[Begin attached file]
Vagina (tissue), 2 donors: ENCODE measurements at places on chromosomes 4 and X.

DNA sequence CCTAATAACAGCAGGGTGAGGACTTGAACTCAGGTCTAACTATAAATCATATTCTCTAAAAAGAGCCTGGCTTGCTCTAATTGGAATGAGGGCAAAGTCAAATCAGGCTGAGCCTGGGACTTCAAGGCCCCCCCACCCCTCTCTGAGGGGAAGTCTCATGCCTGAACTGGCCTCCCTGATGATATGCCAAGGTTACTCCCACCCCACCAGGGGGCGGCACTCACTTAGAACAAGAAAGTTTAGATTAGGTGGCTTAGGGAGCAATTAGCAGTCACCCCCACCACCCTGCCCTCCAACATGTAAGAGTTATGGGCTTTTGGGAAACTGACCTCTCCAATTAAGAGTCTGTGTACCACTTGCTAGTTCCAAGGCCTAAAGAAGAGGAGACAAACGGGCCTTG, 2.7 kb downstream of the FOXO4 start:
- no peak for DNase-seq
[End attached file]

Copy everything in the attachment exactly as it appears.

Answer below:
Vagina (tissue), 2 donors: ENCODE measurements at places on chromosomes 4 and X.

DNA sequence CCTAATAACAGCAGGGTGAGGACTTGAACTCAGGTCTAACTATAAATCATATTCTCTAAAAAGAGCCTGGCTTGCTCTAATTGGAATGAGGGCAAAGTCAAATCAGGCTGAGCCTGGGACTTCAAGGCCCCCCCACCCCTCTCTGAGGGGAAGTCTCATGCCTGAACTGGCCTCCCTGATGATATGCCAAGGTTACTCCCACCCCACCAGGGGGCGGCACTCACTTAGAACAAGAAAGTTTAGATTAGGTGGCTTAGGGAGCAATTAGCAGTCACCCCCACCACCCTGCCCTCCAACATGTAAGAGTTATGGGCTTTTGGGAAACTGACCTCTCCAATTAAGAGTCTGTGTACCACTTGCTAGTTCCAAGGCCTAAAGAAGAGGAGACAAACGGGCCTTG, 2.7 kb downstream of the FOXO4 start:
- no peak for DNase-seq